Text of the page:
One of the very first things I remember learning in school, around age five or six, was the patriotic song “My County Tis of Thee,” which all the children would sing every morning after reciting the Pledge of Allegiance. At that point, we hadn’t yet been taught how to read—priorities, you know—so we learned the words by listening and repeating. That was fine, except that I was confused about the very last word of the song. The way I heard the last line was, “from every mountainside, let free dumring.”
I didn’t know what a dumring was, and I wondered about that, fleetingly, every time I sang the song for years afterward. Clearly it was someone, or something, that had to be “let free,” which I assumed was the same thing as “set free.” Maybe a dumring was a slave or something. I had no idea. For whatever reason, it never occurred to me that I might be singing two separate words (“dumb ring”), although that would have been equally nonsensical. I must have been well into my teens before I saw the lyrics in print for the first time, and I was utterly shocked to discover what I’d actually been singing: “let freedom ring.” In my defense, my five-year-old self wouldn’t have identified freedom as something that could ring. But I certainly did feel stupid for having misunderstood those words.
Greens, Eggs, and Corn
I’ve run across numerous other instances of lyrics being misheard, sometimes with very funny implications. For example, I know someone who grew up thinking the hymn “Lead On, O King Eternal” was actually “Lead On, O Kinky Turtle”! Just a few months ago, I learned that there’s a linguistic term for exactly this type of misunderstanding. It’s called a mondegreen. That term was coined in 1954 by a writer named Sylvia Wright, who wrote an article for Harper’s Magazine describing how as a child she’d misheard a line from a poem. The actual text was “And laid him on the green,” but she’d understood it to say “And Lady Mondegreen.” In context, that alteration significantly changed the meaning of the poem, as it implied the mysterious and undeserved death of this hitherto unmentioned woman. Thus, “mondegreen” itself started out as a mondegreen, and Wright went on to give several other examples of this phenomenon from music and poetry.
Closely related to the mondegreen, yet subtly different, is the eggcorn. The term comes from a report of a woman who referred to acorns as “egg corns,” having made a reasonable but incorrect guess about the spelling of the word based on its sound and the fact that an acorn, like a corn kernel, is a kind of seed and could be considered roughly egg-shaped. In a 2003 discussion on a linguistics blog called Language Log, linguist Geoffrey Pullum suggested that the expression “egg corn” itself was as good as any to describe this phenomenon for which no other term seemed to fit. The name stuck (sometimes spelled as two words, sometimes as a single word), and already, after only a few short years, it has been mentioned on tens of thousands of Web pages. Hundreds of eggcorns have been catalogued, including “by enlarge” (or “by in large”) for by and large, “for all intensive purposes” for for all intents and purposes, “French benefit” for fringe benefit, “lack toast and tolerant” for lactose intolerant, and “tow the line” for toe the line. In most cases, the eggcorn is extremely close in pronunciation to the correct term, but it’s not a mere matter of misspelling a homophone; the eggcorn’s faulty etymology makes some sort of sense. For example, you might not be able to articulate what’s French about a “French benefit,” but one could easily imagine that if there are French cuffs and French fries, there are also “French benefits.”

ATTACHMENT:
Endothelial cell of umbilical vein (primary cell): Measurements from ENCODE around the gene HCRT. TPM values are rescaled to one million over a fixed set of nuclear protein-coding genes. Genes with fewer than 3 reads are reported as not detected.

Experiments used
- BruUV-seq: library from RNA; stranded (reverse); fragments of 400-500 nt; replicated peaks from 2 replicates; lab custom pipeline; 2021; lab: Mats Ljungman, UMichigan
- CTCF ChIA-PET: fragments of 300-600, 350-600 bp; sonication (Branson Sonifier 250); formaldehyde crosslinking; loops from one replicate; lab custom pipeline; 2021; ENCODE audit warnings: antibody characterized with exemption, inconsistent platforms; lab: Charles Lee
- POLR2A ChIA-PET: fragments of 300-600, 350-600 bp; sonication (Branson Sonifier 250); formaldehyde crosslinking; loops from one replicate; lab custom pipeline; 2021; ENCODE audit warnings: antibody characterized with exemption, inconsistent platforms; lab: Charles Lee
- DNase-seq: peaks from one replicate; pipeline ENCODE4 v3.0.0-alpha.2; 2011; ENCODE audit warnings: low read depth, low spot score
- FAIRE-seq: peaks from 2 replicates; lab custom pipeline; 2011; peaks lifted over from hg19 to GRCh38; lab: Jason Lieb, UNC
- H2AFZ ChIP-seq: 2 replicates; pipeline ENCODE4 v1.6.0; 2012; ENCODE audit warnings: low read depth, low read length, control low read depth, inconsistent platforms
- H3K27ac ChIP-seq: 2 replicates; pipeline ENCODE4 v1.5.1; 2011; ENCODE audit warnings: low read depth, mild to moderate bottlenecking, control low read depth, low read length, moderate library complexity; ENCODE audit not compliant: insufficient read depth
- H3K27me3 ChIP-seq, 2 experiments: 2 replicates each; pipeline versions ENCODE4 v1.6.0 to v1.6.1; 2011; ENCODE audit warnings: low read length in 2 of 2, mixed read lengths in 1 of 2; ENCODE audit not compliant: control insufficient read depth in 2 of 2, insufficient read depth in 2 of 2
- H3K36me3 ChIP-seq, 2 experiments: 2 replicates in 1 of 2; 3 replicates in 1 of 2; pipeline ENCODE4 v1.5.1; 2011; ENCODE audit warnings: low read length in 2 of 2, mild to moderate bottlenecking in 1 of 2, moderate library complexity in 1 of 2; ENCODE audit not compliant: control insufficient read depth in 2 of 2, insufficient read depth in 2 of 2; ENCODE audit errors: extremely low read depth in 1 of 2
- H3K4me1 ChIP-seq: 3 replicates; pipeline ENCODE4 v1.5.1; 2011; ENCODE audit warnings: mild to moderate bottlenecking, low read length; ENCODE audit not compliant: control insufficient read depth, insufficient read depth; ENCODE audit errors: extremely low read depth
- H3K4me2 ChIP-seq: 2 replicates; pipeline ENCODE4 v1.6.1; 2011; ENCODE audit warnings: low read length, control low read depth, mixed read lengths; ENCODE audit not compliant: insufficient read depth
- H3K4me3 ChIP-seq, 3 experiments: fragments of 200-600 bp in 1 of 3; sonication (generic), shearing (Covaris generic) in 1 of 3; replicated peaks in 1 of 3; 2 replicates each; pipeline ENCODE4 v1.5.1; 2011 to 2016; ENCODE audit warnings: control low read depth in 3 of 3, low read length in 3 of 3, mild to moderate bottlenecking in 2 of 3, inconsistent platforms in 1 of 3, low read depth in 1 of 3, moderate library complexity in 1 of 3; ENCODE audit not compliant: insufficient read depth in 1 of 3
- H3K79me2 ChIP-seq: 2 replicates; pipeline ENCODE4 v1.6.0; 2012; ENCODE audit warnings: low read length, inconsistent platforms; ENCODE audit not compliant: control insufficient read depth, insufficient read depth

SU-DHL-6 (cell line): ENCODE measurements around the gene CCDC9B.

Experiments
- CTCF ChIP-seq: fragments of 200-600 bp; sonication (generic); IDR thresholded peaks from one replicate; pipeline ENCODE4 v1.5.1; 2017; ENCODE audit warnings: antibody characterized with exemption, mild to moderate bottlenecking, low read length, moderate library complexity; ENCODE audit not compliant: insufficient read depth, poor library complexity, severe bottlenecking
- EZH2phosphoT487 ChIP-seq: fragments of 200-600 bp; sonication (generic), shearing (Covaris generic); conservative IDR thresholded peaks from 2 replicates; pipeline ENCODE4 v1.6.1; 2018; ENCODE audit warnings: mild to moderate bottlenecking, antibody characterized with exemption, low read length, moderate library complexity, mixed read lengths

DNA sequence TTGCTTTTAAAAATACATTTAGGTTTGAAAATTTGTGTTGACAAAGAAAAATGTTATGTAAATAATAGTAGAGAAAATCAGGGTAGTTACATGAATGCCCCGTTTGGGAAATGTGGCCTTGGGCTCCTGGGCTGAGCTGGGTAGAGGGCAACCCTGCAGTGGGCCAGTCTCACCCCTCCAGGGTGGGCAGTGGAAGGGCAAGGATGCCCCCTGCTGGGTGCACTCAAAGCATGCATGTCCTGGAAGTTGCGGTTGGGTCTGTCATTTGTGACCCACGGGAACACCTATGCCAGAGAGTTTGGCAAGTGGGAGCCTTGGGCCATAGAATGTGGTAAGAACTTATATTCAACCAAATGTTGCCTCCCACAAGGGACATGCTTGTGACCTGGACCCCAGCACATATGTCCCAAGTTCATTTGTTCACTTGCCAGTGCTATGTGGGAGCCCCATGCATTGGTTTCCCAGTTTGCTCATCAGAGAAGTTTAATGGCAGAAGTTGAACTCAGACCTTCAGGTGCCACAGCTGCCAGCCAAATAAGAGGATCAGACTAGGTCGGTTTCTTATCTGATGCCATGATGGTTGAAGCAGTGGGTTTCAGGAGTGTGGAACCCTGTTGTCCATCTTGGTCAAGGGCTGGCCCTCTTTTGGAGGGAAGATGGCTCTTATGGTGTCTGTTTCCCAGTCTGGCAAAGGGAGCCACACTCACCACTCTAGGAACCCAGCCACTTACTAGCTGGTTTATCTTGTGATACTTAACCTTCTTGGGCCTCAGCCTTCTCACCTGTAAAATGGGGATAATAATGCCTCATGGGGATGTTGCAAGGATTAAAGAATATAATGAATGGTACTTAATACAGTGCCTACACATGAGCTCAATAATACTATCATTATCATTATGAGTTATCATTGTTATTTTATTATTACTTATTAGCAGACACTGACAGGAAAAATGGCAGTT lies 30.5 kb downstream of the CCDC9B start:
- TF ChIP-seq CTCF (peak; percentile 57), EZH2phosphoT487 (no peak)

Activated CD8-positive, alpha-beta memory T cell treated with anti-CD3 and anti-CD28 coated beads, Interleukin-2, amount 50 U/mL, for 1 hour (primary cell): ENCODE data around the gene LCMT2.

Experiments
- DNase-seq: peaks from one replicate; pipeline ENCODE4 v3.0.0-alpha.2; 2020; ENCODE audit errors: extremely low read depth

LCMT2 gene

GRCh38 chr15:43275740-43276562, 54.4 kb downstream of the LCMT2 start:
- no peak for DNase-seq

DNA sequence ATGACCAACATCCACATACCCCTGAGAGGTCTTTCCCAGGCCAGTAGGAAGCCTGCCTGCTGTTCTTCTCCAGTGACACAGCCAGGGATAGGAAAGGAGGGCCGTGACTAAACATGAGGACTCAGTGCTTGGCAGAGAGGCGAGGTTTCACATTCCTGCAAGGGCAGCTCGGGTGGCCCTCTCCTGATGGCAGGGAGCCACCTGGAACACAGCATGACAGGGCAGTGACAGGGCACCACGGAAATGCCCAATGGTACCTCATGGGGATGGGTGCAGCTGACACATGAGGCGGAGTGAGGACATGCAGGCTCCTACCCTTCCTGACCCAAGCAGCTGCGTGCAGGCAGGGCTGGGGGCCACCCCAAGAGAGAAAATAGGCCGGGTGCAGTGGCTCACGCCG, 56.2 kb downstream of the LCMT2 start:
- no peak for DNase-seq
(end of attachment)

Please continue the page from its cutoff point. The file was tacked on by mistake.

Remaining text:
There are now numerous Web sites that exist solely to collect mondegreens and eggcorns; like malapropisms, they’ve officially achieved linguistic fad status. But considerable confusion still exists as to what makes the two phenomena different from each other—or from folk etymology or malapropisms, for that matter. As I understand it, mondegreens are restricted to verse—either spoken or sung. So a mondegreen could conceivably be an eggcorn, but only if the mistake is etymologically defensible in some fashion. Both mondegreens and eggcorns, however, are normally thought of as mistakes by individual speakers that don’t affect the language as a whole. Folk etymology, on the other hand, is a mistake in which one language borrows a word from another, but changing it in the process to reflect the new language’s assumptions—for example, turning cucaracha into “cockroach.” And malapropisms are sort of the reverse of eggcorns; they’re primarily unintended speech errors rather than ongoing errors of comprehension.
This is perhaps an appropriate time to reiterate that although English now has yet another term that means “the wrong word,” there’s still, as far as I know, just one that means “the right word.” That term is aproposism, which I coined even before the word eggcorn appeared. Sadly, although eggcorn might be an aproposism, aproposism is no eggcorn, having so far done very little to propagate itself. It’s been a “tough road to hoe,” but I’m taking it with “a grain assault.” —Joe Kissell